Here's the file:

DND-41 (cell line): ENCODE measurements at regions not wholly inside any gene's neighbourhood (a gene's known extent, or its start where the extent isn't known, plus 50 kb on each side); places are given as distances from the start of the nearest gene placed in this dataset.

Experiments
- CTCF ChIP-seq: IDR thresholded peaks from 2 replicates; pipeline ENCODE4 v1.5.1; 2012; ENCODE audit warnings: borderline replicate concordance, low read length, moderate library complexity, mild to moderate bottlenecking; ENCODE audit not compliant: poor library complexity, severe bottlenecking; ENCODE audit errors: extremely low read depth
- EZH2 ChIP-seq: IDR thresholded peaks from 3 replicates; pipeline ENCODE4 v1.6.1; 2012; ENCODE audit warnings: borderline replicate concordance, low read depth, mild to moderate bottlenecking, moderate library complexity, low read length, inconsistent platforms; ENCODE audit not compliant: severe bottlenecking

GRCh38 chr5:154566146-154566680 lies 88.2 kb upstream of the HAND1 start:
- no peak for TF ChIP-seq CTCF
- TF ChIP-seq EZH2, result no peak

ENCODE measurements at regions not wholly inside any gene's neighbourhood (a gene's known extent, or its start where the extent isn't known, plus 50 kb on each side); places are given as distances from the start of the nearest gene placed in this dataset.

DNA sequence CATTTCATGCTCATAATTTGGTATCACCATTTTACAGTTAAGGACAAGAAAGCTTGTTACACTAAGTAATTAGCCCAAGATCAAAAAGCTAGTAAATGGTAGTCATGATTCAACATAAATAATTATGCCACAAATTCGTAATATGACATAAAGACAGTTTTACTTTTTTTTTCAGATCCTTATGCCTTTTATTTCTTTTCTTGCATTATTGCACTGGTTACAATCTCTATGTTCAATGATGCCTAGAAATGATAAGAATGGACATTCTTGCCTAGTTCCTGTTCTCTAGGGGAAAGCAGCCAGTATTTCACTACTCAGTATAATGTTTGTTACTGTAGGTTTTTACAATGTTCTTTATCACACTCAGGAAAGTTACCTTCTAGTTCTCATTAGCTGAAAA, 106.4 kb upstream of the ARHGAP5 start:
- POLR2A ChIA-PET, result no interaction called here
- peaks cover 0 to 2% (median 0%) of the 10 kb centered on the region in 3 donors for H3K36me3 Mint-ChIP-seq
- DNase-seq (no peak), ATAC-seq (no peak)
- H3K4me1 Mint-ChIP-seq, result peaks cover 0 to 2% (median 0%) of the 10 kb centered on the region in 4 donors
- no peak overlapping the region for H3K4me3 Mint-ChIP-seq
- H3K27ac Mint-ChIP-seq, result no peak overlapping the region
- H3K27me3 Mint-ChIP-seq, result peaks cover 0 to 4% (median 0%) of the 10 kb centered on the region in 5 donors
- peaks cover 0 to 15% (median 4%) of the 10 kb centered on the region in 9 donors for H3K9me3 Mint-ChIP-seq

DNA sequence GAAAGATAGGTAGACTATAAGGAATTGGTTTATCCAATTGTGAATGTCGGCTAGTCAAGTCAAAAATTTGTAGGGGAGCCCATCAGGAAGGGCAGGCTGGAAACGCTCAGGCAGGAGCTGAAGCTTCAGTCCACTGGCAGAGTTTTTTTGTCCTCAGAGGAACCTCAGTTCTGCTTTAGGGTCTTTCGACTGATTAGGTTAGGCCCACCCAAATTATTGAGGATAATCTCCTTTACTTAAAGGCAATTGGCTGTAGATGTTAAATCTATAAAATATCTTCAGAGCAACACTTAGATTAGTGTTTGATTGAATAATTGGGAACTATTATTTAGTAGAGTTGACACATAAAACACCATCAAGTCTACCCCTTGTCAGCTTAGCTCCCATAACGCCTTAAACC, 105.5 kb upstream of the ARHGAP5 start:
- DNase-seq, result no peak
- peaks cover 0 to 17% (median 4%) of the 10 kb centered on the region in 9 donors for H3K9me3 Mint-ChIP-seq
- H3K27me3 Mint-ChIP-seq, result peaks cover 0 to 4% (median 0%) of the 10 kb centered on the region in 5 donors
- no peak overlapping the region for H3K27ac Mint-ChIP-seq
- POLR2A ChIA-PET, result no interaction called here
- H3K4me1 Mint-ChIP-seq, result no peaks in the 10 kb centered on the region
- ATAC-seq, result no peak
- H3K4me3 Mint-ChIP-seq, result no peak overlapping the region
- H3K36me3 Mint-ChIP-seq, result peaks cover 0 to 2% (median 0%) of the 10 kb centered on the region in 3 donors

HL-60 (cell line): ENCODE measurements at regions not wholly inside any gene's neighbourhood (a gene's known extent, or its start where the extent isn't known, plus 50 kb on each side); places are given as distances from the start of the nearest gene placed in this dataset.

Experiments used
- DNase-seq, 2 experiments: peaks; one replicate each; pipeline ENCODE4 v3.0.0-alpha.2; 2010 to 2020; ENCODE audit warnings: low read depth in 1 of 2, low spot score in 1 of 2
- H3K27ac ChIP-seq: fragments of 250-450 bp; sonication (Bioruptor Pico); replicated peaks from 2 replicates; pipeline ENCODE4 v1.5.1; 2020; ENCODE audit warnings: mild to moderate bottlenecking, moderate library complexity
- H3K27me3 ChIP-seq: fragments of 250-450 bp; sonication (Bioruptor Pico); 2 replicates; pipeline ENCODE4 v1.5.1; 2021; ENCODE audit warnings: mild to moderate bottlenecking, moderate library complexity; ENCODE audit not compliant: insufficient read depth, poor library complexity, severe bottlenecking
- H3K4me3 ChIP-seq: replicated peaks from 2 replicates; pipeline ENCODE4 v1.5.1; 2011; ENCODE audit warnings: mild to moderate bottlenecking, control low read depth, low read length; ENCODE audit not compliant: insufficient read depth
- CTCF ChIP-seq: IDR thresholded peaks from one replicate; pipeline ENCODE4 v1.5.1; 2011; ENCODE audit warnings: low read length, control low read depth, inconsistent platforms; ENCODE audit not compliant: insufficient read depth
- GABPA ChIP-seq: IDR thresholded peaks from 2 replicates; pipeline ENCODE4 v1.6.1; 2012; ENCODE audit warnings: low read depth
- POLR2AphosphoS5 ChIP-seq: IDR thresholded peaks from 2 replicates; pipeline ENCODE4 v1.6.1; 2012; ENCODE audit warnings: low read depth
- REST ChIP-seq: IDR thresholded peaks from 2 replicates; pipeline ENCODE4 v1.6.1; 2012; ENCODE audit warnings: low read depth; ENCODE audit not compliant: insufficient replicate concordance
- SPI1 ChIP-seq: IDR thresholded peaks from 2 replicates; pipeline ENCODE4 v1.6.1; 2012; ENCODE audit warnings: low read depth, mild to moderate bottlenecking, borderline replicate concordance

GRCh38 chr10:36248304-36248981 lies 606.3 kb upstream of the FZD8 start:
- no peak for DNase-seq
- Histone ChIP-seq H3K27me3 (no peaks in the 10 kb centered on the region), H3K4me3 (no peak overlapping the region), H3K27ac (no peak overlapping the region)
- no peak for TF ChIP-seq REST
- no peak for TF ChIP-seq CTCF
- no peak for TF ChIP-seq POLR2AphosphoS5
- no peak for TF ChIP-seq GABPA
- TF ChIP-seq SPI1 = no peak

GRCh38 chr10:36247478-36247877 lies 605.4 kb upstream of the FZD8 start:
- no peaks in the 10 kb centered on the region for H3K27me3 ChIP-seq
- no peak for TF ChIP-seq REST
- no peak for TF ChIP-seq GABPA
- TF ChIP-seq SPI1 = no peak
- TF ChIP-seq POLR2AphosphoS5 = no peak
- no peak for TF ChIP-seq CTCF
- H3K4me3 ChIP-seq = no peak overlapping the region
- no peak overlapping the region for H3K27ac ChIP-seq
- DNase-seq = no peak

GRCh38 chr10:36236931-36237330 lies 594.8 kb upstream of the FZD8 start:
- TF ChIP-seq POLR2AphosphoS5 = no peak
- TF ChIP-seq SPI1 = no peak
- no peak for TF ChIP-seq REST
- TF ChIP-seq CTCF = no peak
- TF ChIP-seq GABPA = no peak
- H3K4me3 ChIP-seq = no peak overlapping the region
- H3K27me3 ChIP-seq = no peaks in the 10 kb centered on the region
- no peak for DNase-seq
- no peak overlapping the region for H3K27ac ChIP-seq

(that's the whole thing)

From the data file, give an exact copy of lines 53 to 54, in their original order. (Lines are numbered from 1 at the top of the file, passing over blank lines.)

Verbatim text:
- no peak for TF ChIP-seq CTCF
- H3K4me3 ChIP-seq = no peak overlapping the region